Jesus, Take the Wheel! My Son is Driving!

IMG_2846
Picture of the mountains and countryside from the backseat window as my son drives and my husband coaches. Photo by Cecilia Kennedy

Those adrenalin-pumping, heart-stopping, hug-the-curves-with-the-car, hang-on-tight-to-the-door-handle days of motherhood are here and I think I need a rear-facing car seat. I thought morning sickness went away for good, but it comes back when a child gets a learner’s permit. Luckily, since I’ve done my part by giving birth, my husband Nate will take over the driver’s ed, but I can’t resist just one ride-along with my son and husband. Oh, the thrill of navigating the subtle complexities of the gas and brake pedals! How relieved I am to never have to relive those days again—except through Alex, who catches on quicker than I did. Thank goodness. So, if you have a teen in the house who, just moments earlier, fell down a flight of stairs and spilled a cup of milk all over the table, but now wants your car for parallel parking practice, here are a few tips for the first 72 hours because that’s all the further I’ve gotten with this exciting and very special stage of motherhood so far.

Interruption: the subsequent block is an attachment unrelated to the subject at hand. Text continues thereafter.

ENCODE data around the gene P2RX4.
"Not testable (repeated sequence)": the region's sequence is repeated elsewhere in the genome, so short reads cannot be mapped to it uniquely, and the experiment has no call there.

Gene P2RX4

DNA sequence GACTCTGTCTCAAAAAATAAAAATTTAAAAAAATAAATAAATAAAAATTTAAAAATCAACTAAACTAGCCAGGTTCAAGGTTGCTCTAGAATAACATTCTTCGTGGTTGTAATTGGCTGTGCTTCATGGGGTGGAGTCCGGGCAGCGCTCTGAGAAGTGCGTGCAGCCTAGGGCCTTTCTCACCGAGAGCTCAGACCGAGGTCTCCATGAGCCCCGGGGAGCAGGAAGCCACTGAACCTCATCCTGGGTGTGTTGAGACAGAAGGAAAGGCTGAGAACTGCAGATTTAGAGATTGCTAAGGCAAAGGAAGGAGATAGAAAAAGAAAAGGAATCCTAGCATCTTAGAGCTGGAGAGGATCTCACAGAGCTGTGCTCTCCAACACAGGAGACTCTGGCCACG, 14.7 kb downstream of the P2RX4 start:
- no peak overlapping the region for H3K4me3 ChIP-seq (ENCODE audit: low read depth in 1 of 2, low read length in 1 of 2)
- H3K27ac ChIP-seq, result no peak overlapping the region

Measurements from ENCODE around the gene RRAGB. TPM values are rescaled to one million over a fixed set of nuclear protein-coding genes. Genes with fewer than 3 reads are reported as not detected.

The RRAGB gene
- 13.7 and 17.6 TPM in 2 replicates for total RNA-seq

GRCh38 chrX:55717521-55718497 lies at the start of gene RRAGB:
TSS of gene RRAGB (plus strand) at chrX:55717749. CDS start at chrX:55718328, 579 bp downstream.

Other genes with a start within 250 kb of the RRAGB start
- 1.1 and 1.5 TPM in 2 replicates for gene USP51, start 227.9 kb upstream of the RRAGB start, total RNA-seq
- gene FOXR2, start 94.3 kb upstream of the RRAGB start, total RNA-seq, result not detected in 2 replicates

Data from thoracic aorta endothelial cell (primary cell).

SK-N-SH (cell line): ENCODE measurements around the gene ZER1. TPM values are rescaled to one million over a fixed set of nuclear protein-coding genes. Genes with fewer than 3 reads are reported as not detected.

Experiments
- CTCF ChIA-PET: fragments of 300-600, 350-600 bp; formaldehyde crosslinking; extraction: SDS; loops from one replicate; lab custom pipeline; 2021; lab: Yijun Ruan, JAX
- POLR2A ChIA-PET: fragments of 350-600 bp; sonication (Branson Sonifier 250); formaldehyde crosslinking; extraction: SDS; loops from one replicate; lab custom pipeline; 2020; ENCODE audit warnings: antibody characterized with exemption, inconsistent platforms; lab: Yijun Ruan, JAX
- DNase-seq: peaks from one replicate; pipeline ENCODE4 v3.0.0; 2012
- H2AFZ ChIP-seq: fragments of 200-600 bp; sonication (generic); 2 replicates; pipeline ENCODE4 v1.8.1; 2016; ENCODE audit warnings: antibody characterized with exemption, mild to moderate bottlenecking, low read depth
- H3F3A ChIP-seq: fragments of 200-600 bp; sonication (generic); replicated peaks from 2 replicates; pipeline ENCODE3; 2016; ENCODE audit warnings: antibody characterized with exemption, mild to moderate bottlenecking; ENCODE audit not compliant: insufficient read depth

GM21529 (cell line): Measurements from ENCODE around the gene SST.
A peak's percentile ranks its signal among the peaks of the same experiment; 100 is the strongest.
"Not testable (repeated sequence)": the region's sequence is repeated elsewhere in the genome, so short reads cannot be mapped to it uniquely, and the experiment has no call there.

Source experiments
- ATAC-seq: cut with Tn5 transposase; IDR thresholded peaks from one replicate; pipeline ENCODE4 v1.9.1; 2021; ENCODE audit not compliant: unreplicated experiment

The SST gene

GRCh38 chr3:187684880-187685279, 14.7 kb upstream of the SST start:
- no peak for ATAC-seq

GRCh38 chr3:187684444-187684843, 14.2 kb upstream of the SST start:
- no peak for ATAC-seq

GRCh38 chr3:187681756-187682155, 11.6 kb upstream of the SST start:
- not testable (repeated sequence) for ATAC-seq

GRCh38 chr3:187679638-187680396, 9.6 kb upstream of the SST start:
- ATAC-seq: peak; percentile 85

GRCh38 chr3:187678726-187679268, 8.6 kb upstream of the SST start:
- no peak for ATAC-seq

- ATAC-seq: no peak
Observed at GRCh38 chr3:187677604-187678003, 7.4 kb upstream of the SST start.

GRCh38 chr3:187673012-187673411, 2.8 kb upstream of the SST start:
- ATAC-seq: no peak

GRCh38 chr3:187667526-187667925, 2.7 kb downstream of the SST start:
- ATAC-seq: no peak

What to Expect When Your Child Expects To Drive: The First 72 Hours:

1) Face unexpected questions and answers at the Department of Motor Vehicles. I did not go with Alex to the DMV, but Nate did and he came back with all kinds of stories. Actually, Alex came back home with the first story of the day, because Nate had to return to work. Alex burst through the door and said, “Mom! I joined the military!” According to witness accounts, I turned extremely pale and frantically texted Nate the following message: “What the hell happened? He was supposed to get a learner’s permit—for a car! Not an Army tank!” Nate called back and assured me that he was simply asked if he was going to register when he turned 18. Alex replied, “Yes.” Alex and Nate were not prepared for this question because Alex is not 18 yet, but apparently, they ask it ahead of time these days—just to “plant the seed” I guess.

Of course, they always ask about donating organs, but Nate and I forgot to prepare Alex for this question as well. So, when it came up, Alex was completely confused—and terrified. The woman who helped Alex let him take home an informational card and make a decision about donating organs when he gets his actual license. So, when Nate and Alex left the DMV with the learner’s permit, the first question out of Alex’s mouth was NOT, “Can I drive the car home?” Instead, it was:

“How will they know I’m dead?”

“They’ll just know, son. There are a lot of tests they do. They don’t just take your organs.”